|Home and History of the Santa Rita Wildcats|
|Mission Statement |
The staff of Santa Rita Elementary School is committed to “raising the bar” for all students regardless of their previous academic achievements. It is our belief that the primary purpose of the instructional emphasis of the school is to set high standards of academic performance for all students. These can be accomplished by implementing instructional programs designed to meet the academic standards set forth by the state of Texas; yet provide the necessary support system and scaffolding for each student.
The school staff accepts the responsibility to establish a learning environment which enhances all students emotionally, as well as academically, and will continue to provide a learning environment that fosters and nurtures support for the total child. Every effort will be made to assure that all students take pride in the opportunity to learn so that they become successful in their educational endeavor.
|The Namesake |
In 1983, Santa Rita Elementary opened its doors. In keeping with tradition, the 1982-1983 school board wanted a name relating to Texas history. They also wanted a name that was close to home. After several names had been entered into a contest, the school board chose the name Santa Rita, after the famous Santa Rita No. 1.
In 1921, digging for the Santa Rita began in Reagan County. The process of digging was slow and expensive. Driller, Carl Cromwell and investor, Frank Pickrell were desperate after shutting down drilling a couple of times due to lack of funds.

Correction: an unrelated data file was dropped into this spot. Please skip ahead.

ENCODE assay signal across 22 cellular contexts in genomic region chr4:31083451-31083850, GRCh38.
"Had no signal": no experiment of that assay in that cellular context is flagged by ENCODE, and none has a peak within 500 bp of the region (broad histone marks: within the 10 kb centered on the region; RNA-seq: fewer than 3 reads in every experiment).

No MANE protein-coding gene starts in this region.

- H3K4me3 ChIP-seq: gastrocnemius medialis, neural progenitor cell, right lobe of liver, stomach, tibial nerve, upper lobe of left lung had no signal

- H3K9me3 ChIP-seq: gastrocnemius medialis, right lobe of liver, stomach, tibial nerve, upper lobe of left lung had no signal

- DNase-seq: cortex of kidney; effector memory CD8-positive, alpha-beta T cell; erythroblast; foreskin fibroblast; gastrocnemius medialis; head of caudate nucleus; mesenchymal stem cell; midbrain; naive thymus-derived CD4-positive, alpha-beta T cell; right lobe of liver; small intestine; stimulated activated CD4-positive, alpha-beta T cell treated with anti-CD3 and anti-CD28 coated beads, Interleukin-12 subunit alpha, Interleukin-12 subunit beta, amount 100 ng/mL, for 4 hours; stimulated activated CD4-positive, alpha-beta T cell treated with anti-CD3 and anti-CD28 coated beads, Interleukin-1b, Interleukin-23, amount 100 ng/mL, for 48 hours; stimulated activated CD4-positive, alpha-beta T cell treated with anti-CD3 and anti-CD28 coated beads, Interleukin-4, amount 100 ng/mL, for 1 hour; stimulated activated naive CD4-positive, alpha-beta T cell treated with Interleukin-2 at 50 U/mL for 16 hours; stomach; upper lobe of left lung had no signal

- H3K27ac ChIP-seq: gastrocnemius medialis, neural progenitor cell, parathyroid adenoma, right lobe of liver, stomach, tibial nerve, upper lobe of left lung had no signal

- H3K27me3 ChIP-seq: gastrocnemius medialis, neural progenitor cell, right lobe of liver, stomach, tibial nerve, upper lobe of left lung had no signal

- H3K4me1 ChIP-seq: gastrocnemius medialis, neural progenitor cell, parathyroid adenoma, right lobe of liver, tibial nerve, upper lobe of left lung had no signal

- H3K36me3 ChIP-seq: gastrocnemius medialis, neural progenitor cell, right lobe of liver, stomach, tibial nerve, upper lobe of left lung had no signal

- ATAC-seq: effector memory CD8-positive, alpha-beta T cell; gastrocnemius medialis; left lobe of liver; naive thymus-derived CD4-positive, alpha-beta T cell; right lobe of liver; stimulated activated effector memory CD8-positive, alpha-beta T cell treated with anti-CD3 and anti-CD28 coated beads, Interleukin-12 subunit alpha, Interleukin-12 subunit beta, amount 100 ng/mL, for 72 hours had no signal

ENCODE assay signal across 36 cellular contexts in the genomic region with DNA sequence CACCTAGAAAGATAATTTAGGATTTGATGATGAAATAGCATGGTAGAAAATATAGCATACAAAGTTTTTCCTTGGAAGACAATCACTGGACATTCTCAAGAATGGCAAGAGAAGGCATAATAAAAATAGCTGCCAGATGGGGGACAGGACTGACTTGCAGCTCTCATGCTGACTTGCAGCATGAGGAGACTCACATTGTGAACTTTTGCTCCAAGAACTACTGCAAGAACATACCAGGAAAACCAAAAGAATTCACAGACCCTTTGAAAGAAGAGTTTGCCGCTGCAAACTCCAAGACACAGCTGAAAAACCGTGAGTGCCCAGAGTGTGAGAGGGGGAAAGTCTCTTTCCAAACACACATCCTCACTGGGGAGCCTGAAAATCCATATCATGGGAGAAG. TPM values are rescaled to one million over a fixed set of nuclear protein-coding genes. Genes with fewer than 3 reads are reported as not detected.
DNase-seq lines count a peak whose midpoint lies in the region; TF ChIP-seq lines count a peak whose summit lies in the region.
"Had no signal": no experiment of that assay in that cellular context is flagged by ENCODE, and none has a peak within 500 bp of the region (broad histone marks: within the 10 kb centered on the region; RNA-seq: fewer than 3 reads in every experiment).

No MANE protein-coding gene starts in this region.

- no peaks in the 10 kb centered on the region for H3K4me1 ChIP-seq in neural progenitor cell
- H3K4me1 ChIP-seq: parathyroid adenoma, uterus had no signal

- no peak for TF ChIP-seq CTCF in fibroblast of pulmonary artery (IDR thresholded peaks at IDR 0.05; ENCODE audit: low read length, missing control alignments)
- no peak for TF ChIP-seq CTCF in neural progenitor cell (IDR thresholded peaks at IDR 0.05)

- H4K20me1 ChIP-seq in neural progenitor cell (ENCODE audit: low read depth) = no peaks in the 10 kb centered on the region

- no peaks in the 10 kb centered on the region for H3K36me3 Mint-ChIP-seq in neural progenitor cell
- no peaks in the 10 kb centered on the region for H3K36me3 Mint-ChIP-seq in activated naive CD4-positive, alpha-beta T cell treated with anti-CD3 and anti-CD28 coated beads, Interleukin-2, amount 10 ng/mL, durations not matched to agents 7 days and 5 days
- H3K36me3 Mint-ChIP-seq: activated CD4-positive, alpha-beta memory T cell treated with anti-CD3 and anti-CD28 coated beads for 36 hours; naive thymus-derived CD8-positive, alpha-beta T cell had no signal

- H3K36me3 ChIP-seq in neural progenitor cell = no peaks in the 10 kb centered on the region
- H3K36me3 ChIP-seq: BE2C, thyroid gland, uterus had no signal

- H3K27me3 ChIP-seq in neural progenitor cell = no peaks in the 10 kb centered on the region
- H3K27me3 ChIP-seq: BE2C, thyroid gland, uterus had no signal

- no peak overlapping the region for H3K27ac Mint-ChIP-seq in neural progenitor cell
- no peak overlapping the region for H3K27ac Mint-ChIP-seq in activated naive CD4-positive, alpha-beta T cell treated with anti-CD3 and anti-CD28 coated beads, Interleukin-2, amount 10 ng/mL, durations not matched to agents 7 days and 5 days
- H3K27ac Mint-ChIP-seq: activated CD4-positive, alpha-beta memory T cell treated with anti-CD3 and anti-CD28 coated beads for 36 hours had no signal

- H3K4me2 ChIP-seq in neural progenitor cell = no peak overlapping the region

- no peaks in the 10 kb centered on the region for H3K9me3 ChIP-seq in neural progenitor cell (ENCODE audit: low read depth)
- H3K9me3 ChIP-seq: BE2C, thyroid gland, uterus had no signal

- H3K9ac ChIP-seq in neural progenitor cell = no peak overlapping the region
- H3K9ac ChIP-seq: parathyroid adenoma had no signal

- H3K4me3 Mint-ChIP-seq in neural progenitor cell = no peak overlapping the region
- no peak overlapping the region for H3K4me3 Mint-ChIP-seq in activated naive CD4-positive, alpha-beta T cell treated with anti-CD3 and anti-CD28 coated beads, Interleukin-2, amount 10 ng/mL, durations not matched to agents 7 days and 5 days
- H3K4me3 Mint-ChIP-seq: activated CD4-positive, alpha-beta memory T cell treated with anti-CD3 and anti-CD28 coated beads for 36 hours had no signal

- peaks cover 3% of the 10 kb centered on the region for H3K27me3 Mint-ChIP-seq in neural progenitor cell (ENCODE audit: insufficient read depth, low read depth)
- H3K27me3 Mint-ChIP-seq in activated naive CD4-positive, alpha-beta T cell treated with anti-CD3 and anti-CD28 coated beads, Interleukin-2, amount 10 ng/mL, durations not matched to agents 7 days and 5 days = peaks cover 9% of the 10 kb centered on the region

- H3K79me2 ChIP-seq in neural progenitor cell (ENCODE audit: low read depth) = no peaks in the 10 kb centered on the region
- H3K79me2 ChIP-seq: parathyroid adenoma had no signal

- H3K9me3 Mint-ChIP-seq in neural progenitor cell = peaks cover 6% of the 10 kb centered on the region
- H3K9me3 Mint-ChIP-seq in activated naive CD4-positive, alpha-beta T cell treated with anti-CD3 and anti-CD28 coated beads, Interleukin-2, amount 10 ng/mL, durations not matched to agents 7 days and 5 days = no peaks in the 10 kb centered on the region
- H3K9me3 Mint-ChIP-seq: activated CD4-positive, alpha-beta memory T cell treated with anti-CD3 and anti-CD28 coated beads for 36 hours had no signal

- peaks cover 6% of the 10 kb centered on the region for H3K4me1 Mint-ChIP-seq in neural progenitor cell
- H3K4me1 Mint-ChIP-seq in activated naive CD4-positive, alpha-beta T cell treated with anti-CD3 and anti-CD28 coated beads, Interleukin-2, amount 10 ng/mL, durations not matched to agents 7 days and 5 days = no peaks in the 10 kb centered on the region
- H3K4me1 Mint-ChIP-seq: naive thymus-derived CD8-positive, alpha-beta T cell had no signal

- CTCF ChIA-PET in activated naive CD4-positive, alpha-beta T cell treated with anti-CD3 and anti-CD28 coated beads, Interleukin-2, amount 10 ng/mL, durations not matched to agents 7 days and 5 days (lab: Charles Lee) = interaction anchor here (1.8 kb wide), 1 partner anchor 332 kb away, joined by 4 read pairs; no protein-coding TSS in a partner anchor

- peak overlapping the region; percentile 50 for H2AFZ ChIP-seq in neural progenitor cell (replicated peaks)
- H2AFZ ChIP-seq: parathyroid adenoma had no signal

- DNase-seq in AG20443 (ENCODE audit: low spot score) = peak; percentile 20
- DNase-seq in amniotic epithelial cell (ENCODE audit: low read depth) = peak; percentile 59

Pickrell was on a trip to New York looking for funds when he came across two Catholic nuns. After seeking approval from their priest, the women decided to invest on one condition.
Pickrell, would have to take a rose the priest had blessed and climb to the top of the well and christen the well. Pickrell did just that after returning to Reagan County--blessing the well after the Patron Saint of the impossible, Santa Rita.
On May 28, 1923, Santa Rita No. 1 blew its top. For a period of time, the well unloaded almost 100 barrels of oil each day. The well was located on the lands of the University of Texas when it blew, resulting in profits for the school.
We believe in our school, just as the investors believed in the possibilities of the oil well. Patience, commitment, and dedication are all attributes you will find in the teachers, students and parents who work together daily to make Santa Rita Elementary a great place to learn!
Webster’s New Collegiate Dictionary defines a wildcat as:
1. any of various small or medium-sized cats (as the lynx or ocelot)
2. of, relating to, or being an oil or gas well drilled in territory not known to be productive
Due to the history of the Santa Rita and the name of our school, what other mascot could be more fitting than a wildcat? The Santa Rita was definitely drilled in a location not known to be oil rich.
Also of interest, the location of Santa Rita was also once home to wildcats (bobcats) that still roam the terrain just north of town. A variety of cats have been used to represent Santa Rita Elementary throughout the past 20 years!